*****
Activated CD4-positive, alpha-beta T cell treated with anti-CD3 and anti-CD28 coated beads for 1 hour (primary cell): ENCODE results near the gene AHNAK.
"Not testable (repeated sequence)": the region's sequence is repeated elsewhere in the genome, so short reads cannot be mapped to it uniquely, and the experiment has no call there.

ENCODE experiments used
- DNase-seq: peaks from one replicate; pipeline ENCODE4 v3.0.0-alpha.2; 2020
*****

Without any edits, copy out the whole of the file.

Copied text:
Activated CD4-positive, alpha-beta T cell treated with anti-CD3 and anti-CD28 coated beads for 1 hour (primary cell): ENCODE results near the gene AHNAK.
"Not testable (repeated sequence)": the region's sequence is repeated elsewhere in the genome, so short reads cannot be mapped to it uniquely, and the experiment has no call there.

ENCODE experiments used
- DNase-seq: peaks from one replicate; pipeline ENCODE4 v3.0.0-alpha.2; 2020